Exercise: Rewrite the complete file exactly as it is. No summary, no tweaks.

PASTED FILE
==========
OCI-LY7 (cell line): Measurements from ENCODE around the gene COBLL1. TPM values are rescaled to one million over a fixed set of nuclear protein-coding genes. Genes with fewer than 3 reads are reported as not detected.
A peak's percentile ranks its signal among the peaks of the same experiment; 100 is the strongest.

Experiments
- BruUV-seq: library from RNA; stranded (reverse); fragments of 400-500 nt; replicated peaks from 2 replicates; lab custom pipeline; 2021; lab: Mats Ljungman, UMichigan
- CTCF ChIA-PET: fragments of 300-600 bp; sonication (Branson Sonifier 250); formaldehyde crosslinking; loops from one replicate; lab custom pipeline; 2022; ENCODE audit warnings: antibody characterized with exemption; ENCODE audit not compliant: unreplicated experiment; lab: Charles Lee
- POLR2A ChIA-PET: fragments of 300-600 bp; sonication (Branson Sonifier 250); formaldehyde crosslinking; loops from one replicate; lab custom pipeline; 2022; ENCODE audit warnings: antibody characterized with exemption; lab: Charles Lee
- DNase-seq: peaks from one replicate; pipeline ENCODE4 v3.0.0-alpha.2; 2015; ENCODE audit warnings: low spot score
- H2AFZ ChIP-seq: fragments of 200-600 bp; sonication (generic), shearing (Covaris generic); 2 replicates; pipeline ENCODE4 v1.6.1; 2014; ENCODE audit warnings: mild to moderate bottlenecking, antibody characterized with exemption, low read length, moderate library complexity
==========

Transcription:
OCI-LY7 (cell line): Measurements from ENCODE around the gene COBLL1. TPM values are rescaled to one million over a fixed set of nuclear protein-coding genes. Genes with fewer than 3 reads are reported as not detected.
A peak's percentile ranks its signal among the peaks of the same experiment; 100 is the strongest.

Experiments
- BruUV-seq: library from RNA; stranded (reverse); fragments of 400-500 nt; replicated peaks from 2 replicates; lab custom pipeline; 2021; lab: Mats Ljungman, UMichigan
- CTCF ChIA-PET: fragments of 300-600 bp; sonication (Branson Sonifier 250); formaldehyde crosslinking; loops from one replicate; lab custom pipeline; 2022; ENCODE audit warnings: antibody characterized with exemption; ENCODE audit not compliant: unreplicated experiment; lab: Charles Lee
- POLR2A ChIA-PET: fragments of 300-600 bp; sonication (Branson Sonifier 250); formaldehyde crosslinking; loops from one replicate; lab custom pipeline; 2022; ENCODE audit warnings: antibody characterized with exemption; lab: Charles Lee
- DNase-seq: peaks from one replicate; pipeline ENCODE4 v3.0.0-alpha.2; 2015; ENCODE audit warnings: low spot score
- H2AFZ ChIP-seq: fragments of 200-600 bp; sonication (generic), shearing (Covaris generic); 2 replicates; pipeline ENCODE4 v1.6.1; 2014; ENCODE audit warnings: mild to moderate bottlenecking, antibody characterized with exemption, low read length, moderate library complexity